Self-Helpapedia

Powerful techniques to optimize your emotions, beliefs, and behaviors

Couples Awareness and Action Exercises

The Couples Awareness & Action Exercises will cover these 5 key areas in relationships and draw attention to them for possible change. The 5 areas are:

*Love, Distance, Closeness, and Making Requests.
*Appreciation, Challenging Behaviors & Wants.
*Acting as If You Loved Your Partner until You Do.
*Noticing Positive Qualities.
*Your Partner's Viewpoint.



EXERCISE I: Love, Distance, Closeness, and Making Requests.

Either by yourself or with your partner write down the answers to these questions and reflect on them:

(1) What does love look like, feel like, and sound like to you? To your partner? Describe examples of love occurring in your and your partner's life. How can you create more of this love in your relationship? What can you do on your own to make love happen for you and your partner?

(2) When have you felt closest with your partner? What did that look like, feel like, and sound like to you? To your partner? Describe examples of it occurring in your life and your partner's life. How can you make more of this closeness in your relationship?

(3) When did you ask for something you wanted from your partner and they gave you what you wanted? How did you do this? What did you say and do that got you what you wanted? How much closer or even loved did you feel? How might you repeat this again in your relationship?

(4) When was the last time you successfully took responsibility for good things happening in your relationship? How did you give up waiting for your partner to make it happen or stop demanding a 50/50 split in responsibility for making good things happen in your relationship? What exactly did you do, say, or notice when you made these good things happen in your relationship?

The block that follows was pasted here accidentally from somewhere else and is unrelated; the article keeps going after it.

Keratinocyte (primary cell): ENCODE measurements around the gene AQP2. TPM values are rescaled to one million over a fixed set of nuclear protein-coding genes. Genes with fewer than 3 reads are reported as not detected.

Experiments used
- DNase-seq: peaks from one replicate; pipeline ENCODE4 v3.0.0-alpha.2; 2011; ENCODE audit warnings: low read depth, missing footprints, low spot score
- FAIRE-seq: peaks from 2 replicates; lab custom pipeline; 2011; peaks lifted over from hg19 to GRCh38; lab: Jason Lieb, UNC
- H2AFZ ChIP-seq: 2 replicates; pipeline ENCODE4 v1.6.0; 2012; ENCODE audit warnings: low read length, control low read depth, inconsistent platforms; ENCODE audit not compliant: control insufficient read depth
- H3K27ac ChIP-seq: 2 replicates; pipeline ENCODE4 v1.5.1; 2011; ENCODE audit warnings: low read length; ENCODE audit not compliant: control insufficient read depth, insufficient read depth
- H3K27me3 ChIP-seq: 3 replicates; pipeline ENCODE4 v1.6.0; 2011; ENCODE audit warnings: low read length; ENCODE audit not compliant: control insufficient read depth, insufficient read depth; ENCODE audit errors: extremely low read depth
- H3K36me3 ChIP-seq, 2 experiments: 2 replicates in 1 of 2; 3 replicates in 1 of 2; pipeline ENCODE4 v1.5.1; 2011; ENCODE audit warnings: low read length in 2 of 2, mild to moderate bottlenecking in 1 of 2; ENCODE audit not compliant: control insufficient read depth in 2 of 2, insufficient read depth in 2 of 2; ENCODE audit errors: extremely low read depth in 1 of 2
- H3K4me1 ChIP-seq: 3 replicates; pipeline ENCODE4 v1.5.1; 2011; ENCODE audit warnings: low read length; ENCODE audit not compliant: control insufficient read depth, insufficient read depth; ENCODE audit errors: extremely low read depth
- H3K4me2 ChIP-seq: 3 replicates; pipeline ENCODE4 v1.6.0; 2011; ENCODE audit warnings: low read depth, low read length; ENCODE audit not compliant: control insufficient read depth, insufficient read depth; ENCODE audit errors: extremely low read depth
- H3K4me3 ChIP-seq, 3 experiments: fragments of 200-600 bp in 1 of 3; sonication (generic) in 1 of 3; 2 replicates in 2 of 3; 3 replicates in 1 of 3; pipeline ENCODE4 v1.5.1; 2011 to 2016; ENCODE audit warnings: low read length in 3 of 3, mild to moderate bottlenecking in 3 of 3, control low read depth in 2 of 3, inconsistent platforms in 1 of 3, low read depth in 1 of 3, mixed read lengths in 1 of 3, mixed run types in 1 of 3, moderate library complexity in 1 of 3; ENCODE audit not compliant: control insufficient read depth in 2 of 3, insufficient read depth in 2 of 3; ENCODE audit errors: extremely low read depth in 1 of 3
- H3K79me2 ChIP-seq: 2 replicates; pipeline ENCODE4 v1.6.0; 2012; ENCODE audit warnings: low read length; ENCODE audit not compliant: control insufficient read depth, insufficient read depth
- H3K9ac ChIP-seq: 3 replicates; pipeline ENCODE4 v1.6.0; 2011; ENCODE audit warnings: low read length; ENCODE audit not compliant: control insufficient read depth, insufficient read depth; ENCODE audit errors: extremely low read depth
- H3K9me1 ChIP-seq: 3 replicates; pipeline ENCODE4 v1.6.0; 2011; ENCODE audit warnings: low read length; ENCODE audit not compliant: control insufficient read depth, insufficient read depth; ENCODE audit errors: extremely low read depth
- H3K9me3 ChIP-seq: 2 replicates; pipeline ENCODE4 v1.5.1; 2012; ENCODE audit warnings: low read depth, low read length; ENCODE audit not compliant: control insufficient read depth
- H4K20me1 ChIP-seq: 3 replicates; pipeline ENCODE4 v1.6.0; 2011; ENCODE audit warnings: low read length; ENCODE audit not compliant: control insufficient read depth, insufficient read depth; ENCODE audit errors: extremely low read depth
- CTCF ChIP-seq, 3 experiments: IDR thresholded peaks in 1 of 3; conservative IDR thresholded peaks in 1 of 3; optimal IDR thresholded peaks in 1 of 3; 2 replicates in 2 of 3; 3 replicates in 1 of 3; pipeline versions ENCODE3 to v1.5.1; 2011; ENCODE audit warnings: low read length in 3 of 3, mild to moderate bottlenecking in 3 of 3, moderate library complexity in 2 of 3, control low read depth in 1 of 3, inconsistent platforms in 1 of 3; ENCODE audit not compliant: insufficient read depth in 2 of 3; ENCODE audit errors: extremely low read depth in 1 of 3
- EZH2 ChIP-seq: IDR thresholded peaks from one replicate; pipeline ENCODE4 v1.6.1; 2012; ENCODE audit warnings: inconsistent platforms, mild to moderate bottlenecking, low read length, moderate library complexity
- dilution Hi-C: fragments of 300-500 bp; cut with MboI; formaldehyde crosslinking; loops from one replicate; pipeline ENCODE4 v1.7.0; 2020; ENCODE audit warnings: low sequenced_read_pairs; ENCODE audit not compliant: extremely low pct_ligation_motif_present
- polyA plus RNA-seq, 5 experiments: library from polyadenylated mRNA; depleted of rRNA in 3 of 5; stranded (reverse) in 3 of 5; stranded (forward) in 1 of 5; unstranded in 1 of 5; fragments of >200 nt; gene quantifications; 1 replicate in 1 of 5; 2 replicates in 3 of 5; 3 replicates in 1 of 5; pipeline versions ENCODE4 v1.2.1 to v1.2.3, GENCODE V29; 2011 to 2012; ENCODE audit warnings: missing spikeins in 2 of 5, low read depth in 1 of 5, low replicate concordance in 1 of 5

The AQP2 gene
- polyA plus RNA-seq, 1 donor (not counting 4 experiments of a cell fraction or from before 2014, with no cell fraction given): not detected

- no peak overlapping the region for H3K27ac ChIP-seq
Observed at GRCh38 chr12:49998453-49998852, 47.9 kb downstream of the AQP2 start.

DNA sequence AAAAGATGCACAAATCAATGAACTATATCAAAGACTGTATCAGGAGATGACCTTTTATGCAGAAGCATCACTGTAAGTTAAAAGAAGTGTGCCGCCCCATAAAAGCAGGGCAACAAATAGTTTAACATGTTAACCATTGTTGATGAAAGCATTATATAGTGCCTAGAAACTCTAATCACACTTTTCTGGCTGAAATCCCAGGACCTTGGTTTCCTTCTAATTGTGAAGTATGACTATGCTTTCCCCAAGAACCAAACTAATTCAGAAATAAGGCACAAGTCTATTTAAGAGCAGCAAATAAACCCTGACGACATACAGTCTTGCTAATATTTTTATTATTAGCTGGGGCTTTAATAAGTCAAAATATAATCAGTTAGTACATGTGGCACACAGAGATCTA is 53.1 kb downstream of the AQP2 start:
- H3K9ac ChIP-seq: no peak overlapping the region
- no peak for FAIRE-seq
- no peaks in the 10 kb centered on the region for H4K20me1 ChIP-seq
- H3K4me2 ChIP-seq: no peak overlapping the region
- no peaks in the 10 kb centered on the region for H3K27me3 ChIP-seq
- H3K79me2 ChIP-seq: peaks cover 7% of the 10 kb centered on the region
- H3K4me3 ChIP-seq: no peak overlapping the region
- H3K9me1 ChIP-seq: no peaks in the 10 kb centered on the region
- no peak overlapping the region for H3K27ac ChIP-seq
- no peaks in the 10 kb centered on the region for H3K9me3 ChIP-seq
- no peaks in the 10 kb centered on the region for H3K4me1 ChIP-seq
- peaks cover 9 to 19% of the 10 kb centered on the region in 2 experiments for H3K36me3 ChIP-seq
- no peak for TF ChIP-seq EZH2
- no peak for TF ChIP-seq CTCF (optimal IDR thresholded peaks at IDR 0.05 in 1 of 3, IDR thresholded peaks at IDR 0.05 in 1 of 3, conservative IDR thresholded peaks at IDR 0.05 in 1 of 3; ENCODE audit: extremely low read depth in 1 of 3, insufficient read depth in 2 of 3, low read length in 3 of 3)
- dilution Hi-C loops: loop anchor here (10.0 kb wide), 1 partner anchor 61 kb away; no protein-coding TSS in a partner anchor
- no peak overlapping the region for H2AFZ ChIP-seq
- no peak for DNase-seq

(5) Describe in writing the effects of the following strategies in getting something to happen in your relationship:

*Asking your partner directly for what you want.
*Repetitively nagging about what you want.
*Not asking for what you want.
*Denying what you want.
*Angrily demanding what you want.
*Failing to recognize that your partner might want something else.

EXERCISE II: Appreciation, Challenging Behaviors & Wants.

Either by yourself or with your partner write down the answers to these questions:

(1) Make an inventory of all the items you appreciate or enjoy about your partner.

(2) Make a list of all the challenging things you notice in your partner. What if these challenging things didn't exist--what would that be like?
What if those challenging things about your partner were "facts of life" and you could accept them? What would that be like?

(3) How does what you do or say impact on your partner to make them behave as they do? What might you do differently? How might that impact on your partner?

(4) How do you make yourself angry, anxious, down, jealous, or envious about your partner? How does your thinking and actions impact on your emotions? What could you do differently?